And as it was happening, my POC editor asked me to do an article on Dolphy's gay roles in cinema. So I sat one day in my favorite nearby coffice and churned out not one but two articles. Yes, he had that much of a career and I had much to say as well about a chunk of it. Here's part one and then part two.
This got me thinking also of something I've been hearing all week whenever I am in a public space, and it's quite alarming -- o baka naman sensitibo lang ako dahil ang radar ko ay trained na maka-pik-ap ng ganung mga bagay. Nariyang nasa Starbucks ako at sa isang mesa sa di kalayuan, may nag-uusap at magsasabing "Bakla 'yun!" as if parang dumudura siya ng kadiring pagkaing nalasahan niya. Sa kalye isang araw din, narinig ko muli 'yun, ang kataga ng pagkutya. Kanina lang pababa sa escalator ng SM Marikina, 'yung dalawang nasa likod ko, ganun din ang pagkakabigkas sa mga katagang 'yon. Kataga ng paghusga. Bakla 'yun!
Kahit di ako bakla, nasasaktan ako kapag nakakarinig kasi ako nun. Kasi isang tawid na lang, puwedeng ako na ang sinasabihan nila nun e. Mamili ka: "Lesbiyana 'yun e!" "Tibo 'yun!" "Tomboy 'yun!" Again, like I lecture in my nondiscriminatory gender-fair language lesson in scriptwriting class, it's not the words spoken but how it was spoken, how it was thrown at you. If they were thrown to hurt, they could be daggers. If spoken in a nonjudgmental way, these words could also soothe, calm or comfort.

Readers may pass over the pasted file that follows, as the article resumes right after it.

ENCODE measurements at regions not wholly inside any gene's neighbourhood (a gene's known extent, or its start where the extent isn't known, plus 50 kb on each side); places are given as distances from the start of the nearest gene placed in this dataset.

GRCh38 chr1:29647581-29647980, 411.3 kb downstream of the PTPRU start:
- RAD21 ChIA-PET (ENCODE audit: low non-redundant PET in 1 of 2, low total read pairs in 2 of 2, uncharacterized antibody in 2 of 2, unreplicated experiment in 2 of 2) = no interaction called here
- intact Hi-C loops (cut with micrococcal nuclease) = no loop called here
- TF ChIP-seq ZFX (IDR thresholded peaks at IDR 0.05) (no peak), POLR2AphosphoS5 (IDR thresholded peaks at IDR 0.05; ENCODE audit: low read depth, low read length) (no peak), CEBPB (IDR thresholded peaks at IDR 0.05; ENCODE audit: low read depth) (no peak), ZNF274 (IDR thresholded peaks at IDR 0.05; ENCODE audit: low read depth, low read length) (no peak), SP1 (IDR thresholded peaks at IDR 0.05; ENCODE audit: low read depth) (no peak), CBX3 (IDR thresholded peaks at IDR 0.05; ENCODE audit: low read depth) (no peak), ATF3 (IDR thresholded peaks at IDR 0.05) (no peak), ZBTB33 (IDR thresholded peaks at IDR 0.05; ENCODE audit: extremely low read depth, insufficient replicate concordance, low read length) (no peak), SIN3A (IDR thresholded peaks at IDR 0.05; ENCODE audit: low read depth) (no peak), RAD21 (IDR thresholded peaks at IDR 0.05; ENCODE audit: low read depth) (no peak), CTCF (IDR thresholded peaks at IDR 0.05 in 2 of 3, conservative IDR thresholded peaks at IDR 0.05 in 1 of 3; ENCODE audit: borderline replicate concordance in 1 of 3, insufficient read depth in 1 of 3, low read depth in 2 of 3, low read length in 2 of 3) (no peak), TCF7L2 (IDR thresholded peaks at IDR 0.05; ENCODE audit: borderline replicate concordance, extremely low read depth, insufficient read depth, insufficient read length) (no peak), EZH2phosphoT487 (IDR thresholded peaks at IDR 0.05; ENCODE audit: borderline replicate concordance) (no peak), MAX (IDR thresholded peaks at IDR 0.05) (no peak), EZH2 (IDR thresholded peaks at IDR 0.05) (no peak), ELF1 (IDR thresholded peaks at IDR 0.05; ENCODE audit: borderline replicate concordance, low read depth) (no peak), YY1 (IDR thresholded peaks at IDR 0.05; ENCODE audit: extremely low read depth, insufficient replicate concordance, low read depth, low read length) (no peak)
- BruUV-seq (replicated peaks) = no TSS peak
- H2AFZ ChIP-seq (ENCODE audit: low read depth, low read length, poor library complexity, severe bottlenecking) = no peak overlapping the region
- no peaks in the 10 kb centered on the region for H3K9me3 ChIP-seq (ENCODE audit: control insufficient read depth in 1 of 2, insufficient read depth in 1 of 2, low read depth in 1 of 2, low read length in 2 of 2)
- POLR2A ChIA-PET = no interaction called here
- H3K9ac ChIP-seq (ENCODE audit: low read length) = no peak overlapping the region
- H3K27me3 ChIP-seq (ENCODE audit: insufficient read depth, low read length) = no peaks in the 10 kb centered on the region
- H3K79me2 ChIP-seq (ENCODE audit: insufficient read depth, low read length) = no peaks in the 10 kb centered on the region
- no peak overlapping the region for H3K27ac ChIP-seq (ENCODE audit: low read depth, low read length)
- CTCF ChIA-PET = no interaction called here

So imagine if someone just spits out these words like venom. It poisons those who are commented at, and the minds of those who hear are also poisoned to believe the venom. Either way, it hurts. Now this is no wonder why I see many lesbians and bisexual women closeted, and they use social media to live out their other personas, their real personas. This I discover in their tweets at Twitter, and also as they narrate it to me when we meet up in person. Yes, uso pa rin pala ang closet in the age of the internet.
If more world leaders like Obama came out to support us,
maybe things would be different.
In the meantime, we just pose with his cutout.
Thanks to the US Embassy in Manila for the photo.
And it saddens me that things can't be just out in the open. Just like that. Like how a guy and a girl couple behind me in line earlier at the cinema were all kissey-gooey and all that. Huh, new couple, I shrugged. But it also warmed me when, in another line to buy flavored french fries, I saw a butch-looking lesbian carry the girly bag of her femme-ish girfriend, and they kept on hugging each other while waiting for their order. The world is fair this way -- people of all persuasions could present their love openly like this. But no, still not everybody. Maybe that lesbian couple waiting for french fries has a different situation than those hiding behind their anonymous lesbian Twitter accounts.